USDP Leaders to Meet Monday Before Parliamentary Showdown
By Hnin Yadana Zaw & Antoni Slodkowski 17 August 2015
Burma’s ruling party has called a hastily arranged leadership meeting on Monday to prepare for a showdown with their ousted party chairman in parliament this week, two senior party members told Reuters on Sunday.
Rivalry between two of Burma’s most powerful establishment figures—party chairman Shwe Mann and President Thein Sein—came to a head in a late-night drama on Wednesday, when trucks with security personnel sealed off the headquarters of the Union Solidarity and Development Party (USDP).
The president sacked Shwe Mann and purged his allies from the USDP leadership, just three months before the country’s first free election in 25 years.
But Shwe Mann still holds the powerful position of the speaker of parliament. He will face the emboldened presidential faction of his own party on Tuesday when the chamber reopens for the last session before the Nov. 8 vote.
The USDP sent invitations on Sunday for the Monday morning meeting, the party members said.
The party may discuss how to introduce a bill to parliament that could be used to impeach Shwe Mann, USDP lawmaker Hla Shwe told Reuters on Sunday in the capital. He has yet to receive the agenda for the meeting, he said.
A second lawmaker from the leadership body on his way to the capital also said the meeting was arranged for Monday.
“The Central Executive Committee expects Shwe Mann will use parliament to respond to the recent events,” said Hla Swe, referring to the party’s top governing body. “We might discuss the ‘right to recall’ bill.”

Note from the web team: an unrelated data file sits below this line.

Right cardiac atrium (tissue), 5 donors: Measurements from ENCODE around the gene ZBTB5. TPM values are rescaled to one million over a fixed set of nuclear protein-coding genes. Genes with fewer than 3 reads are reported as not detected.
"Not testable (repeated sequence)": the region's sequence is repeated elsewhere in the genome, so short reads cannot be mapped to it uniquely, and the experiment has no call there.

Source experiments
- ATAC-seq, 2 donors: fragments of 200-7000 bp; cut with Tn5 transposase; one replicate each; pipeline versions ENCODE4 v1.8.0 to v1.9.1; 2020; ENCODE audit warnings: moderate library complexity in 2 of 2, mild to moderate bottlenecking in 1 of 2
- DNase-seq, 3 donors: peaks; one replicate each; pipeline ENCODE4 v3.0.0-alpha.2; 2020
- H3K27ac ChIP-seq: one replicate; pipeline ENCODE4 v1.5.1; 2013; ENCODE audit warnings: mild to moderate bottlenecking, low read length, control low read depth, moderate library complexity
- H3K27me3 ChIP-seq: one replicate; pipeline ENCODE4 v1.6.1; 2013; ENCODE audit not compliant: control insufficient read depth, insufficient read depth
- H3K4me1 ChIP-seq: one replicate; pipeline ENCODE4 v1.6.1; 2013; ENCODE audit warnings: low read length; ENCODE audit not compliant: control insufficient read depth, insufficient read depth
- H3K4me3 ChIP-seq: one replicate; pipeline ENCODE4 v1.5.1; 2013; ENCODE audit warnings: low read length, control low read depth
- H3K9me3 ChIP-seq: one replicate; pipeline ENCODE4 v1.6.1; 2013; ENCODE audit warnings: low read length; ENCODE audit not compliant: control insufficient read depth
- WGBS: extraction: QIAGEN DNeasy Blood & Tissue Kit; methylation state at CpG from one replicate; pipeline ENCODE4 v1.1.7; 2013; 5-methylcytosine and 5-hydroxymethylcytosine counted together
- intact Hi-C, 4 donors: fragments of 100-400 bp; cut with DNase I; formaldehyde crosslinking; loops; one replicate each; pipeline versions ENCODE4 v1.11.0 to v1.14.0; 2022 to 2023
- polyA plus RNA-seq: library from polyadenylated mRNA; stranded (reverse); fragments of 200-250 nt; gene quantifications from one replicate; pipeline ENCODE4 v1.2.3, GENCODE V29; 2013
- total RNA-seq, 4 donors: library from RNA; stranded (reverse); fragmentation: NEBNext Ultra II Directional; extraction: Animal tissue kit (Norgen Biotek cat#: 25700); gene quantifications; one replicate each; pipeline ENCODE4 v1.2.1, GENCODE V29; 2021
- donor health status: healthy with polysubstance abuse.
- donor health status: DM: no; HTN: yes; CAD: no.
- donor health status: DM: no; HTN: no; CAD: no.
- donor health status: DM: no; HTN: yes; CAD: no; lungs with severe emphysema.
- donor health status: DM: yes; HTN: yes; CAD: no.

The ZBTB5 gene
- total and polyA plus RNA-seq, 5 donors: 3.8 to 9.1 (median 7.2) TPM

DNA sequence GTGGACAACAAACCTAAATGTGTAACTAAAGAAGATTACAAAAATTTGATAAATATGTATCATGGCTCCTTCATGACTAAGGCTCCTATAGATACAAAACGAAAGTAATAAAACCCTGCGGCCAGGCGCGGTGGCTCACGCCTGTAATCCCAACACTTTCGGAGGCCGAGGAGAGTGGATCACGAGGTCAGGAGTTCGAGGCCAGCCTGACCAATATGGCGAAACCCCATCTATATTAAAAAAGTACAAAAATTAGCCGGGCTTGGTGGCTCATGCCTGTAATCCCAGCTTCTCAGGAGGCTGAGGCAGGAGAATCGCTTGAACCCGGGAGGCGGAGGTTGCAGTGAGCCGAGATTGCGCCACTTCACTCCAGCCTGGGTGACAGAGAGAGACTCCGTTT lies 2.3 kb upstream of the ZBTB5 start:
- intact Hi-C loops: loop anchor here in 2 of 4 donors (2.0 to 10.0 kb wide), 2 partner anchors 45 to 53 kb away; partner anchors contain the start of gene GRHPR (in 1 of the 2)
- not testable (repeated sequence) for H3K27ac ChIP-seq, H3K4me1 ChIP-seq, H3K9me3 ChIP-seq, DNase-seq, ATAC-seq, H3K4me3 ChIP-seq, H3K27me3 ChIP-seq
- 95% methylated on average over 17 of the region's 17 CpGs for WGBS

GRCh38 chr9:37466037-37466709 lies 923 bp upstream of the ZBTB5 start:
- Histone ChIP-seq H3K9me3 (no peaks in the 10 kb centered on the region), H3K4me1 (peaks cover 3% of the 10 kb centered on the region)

Under the bill, if one percent of constituents sign a petition and the electoral commission finds their complaint justified, their member of parliament can be recalled.
Shwe Mann faces a petition from his own constituents for supporting a bill in parliament to reduce the military’s political power.
Myanmar’s electoral commission sent a letter to Shwe Mann on Thursday which featured prominently in state media, requesting he table a vote on the bill.
Shwe Mann has said little since his sacking on what he plans to do, and he has not responded to the letter.
In a Facebook post on Saturday, he said he would do nothing to endanger the country or the people, and that neither should anybody else.
“I don’t think Shwe Mann will give up easily. He is not that kind of person,” said Hla Swe, although he said parliament was unlikely to see a repeat of the drama at USDP headquarters last week.
“They can do whatever they want inside the party, but they can’t disrespect the parliament and its speaker.”